Just because your parents CorningWare has been passed down to you though the generations, doesn’t mean you have to keep it. Especially if you never use it. In fact memorabilia from past decades like CorningWare can sometimes go for a hefty price and you never know, you could be sitting on a gold mine.
"We hold onto heirlooms/gifts even though we don't like or enjoy them because we feel guilty giving them away," says psychologist and author Dr. Susan Bartell.
"They weigh us down emotionally and cause physical clutter. We keep things that don't match our sense of style, and we then don't have space for items that would truly bring us joy."
2. Broken items
How many times have you pulled out a chipped plate and felt annoyed at the sight of it?
"My theory is that it's a feeling of lack," says Anjie Cho, architect, certified feng shui consultant and founder of Holistic Spaces.
"We're scared of not having enough, it's a poverty mentality. Which really is about not feeling "enough" or worthy in ourselves. The fear of letting go of things. But cultivating the poverty mentality only perpetuates it, and surrounding yourself with broken items creates a similar broken energy in our inner and outer lives."
3. Piles of paperwork
It’s amazing how quickly that stack of ignored paperwork can grow.
"Paperwork is overwhelming and tedious. Old greeting cards and correspondence is often just like broken items, it represents old memories that people are afraid to let go," says Collette Shine, professional organizer and founder of Organize and Shine.
"Big piles of paper clutter can bring on anxiety, feelings of being overwhelmed, shame and definitely stress."
We often collect things during specific times in our lives – but that interest doesn’t always last a lifetime.
"The collection is associated with memories of a time in life or a person, and so the difficulty with parting can be the unconscious feeling you are abandoning the memory or person," says Dr. Gail Saltz, psychiatrist and host of "The Power of Different" podcast.
"It helps to create your own very tiny memorial to the memory, like a note describing them or one piece that signifies the rest of the collection kept in a special place so you can know that removing the rest is not forgetting the person or memory."
5. Your childhood keepsakes
It’s so easy to accumulate stuff from your childhood, but so hard to let it go like old cabbage patch dolls which hold a lot of sentimental value, but have little use.
"Facing up to the fact that a former treasure no longer holds its old magic is to acknowledge that we ourselves have changed. And often that realization forces us to ask ourselves, okay, what now would be a source of happiness?" says Waters.
"Change always brings up questions of who we are and what we want out of our lives. To find that the collection of dolls we've had since childhood no longer enchants, is to be forced to grow up. Always a tricky prospect."
6. Freebies or discounted items
We tend to place extra value on a freebie or something you've scored in a sale.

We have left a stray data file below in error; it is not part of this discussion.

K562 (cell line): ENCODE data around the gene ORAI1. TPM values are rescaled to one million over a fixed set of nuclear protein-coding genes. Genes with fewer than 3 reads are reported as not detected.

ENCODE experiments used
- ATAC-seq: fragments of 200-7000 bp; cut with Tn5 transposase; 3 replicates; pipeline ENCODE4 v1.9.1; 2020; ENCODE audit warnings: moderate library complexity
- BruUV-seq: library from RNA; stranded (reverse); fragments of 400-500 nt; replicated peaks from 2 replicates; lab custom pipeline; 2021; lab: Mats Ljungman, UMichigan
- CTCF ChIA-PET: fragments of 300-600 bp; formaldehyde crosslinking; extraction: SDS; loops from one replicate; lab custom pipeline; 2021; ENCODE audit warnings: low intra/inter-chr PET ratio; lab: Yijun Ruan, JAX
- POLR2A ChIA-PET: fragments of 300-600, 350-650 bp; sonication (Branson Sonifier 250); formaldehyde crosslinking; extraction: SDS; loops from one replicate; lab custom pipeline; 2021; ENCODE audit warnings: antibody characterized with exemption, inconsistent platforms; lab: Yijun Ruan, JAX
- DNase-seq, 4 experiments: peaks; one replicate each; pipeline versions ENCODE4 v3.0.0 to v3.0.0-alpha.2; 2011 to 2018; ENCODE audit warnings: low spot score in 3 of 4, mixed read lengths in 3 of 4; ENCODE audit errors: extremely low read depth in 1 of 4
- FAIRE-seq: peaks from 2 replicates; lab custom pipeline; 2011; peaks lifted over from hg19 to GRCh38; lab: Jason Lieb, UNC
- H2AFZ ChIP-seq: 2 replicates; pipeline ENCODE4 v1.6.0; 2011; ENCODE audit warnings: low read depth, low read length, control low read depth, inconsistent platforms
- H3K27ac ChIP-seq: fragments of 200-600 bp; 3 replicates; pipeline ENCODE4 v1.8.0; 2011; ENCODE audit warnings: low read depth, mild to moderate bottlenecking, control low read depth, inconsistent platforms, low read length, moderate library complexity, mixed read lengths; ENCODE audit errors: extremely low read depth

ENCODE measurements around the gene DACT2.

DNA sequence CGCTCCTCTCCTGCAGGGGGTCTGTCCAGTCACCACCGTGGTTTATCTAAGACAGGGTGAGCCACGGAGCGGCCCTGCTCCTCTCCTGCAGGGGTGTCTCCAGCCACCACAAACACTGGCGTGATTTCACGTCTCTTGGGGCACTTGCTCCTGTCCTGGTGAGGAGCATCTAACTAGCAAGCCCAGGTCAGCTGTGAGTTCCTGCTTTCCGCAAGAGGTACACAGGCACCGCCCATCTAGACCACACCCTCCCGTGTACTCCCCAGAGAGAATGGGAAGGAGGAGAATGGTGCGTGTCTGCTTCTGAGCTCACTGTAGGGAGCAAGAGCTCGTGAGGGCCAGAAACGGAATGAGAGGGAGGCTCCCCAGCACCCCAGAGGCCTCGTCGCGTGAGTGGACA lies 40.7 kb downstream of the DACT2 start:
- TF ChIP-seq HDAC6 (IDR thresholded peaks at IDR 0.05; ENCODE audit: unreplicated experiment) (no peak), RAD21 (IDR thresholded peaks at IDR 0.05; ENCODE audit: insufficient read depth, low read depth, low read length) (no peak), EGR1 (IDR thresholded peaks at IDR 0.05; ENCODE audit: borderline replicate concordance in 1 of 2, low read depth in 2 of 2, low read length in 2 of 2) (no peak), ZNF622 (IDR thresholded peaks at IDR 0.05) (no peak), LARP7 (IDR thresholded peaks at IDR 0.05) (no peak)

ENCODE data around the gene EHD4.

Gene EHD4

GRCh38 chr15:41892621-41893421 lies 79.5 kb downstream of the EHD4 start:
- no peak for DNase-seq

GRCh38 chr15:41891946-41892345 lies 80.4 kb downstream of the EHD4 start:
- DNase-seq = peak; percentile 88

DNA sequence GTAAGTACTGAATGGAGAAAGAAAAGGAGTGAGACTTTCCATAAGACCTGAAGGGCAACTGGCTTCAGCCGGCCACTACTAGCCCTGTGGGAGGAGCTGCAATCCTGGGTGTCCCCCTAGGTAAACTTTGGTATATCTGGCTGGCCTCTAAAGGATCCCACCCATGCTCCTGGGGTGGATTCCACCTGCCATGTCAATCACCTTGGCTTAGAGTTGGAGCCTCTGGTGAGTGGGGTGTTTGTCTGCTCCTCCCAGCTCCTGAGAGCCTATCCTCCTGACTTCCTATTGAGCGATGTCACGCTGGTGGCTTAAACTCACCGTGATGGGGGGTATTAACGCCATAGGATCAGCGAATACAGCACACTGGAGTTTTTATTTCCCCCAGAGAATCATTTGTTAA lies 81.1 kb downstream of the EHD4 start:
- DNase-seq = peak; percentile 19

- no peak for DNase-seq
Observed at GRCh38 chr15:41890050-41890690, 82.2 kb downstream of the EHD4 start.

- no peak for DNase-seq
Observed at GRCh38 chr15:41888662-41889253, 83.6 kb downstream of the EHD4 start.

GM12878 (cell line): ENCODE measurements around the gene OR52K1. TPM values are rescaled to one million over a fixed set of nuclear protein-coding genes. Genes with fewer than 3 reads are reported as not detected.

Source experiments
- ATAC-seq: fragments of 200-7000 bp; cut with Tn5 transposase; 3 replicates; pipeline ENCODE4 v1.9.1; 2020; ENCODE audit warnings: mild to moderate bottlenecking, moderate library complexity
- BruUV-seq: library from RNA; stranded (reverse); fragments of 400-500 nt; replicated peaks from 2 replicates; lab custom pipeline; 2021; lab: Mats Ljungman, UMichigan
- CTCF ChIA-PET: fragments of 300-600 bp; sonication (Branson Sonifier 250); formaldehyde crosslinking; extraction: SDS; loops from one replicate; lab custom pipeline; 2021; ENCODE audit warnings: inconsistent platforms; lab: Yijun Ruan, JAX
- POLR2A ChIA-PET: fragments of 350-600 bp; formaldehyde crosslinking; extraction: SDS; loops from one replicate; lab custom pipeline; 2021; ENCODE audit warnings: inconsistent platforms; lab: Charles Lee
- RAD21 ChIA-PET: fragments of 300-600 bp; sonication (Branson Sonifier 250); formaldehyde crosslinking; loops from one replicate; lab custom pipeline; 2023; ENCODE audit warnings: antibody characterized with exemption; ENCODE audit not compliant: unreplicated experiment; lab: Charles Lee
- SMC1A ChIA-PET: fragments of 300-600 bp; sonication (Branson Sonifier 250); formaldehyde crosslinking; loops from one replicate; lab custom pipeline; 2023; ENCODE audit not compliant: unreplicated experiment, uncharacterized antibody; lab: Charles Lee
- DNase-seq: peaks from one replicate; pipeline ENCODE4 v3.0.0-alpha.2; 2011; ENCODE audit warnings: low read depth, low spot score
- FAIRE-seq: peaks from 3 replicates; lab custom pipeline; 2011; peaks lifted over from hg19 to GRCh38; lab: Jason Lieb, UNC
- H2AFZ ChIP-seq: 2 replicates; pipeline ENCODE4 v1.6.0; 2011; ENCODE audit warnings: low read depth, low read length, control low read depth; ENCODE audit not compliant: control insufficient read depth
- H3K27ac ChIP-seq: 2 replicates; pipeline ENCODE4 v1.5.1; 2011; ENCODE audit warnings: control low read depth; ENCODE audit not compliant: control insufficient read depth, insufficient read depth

"This type of clutter is annoying and my clients have a hard time getting rid of this stuff," Shine says.
"The conference swag also always seems like it would be useful, but it usually just ends up rattling around your kitchen or junk drawer. It's hard to let an item go when it's free or on sale, because of the perception that you got a good deal or you think it must be worth something."
7. Books you no longer love
Books take up a lot of space in our home – literally and emotionally.
"Books inspire such strong emotions, because they have been portals into other worlds, they gave us other lives and expanded imaginations," says Christina Waters, PhD, author of Inside the Flame: The Joy of Treasuring What You Already Have.
"We tend to keep those that have been with us during important times in our lives. It's like giving up a piece of our lives to let go of a beloved book."
8. Unused craft items
We often start craft projects with the best of intentions – but what happens when we don’t complete them?
"Abandoned or unused hobby supplies are a form of aspirational clutter. It's much easier to collect the materials for a hobby than to make the time and effort to pursue it," says Francine Jay, the blogger behind Miss Minimalist and author of The Joy of Less.
"And we feel that as long as we have a closet full of yarn, we're a knitter — even if we haven't touched our needles in months (or years!)."
9. Your children’s things
Kids have their own special type of clutter – and it tends to spread quickly without organised storage solutions.
"Kid clutter makes parents anxious, because it is so difficult to clean up and to find a space to keep it, so it worsens the feeling of being out of control — a feeling that so many parents already have around raising kids, when things aren't going smoothly," says Dr. Bartell.
10. Heavy curtains
Heavy drapes can make us feel cocooned and comfortable, but they’re not altogether good for our entire wellbeing.
"Generally, the heavier your furniture and window treatments are, the heavier the atmosphere feels," says Laura Benko, holistic design expert and author of The Holistic Home: Feng Shui for Mind Body Spirit Space.
"There are certain times when a space calls for a substantial, weightier drape, but choose your window coverings carefully and remember, 'light and airy' will make you feel light and airy!"
How to let go
It can be extremely difficult to part with our possessions. The secret to letting go? Think about all of the space you’re getting back.
"Value your space as much as your stuff," says Francine Jay.
"We need space to engage in activities we love — be that play with our children, do yoga in our bedroom, or dance a tango in the living room. It's what we do, not what we own, that makes life memorable and meaningful."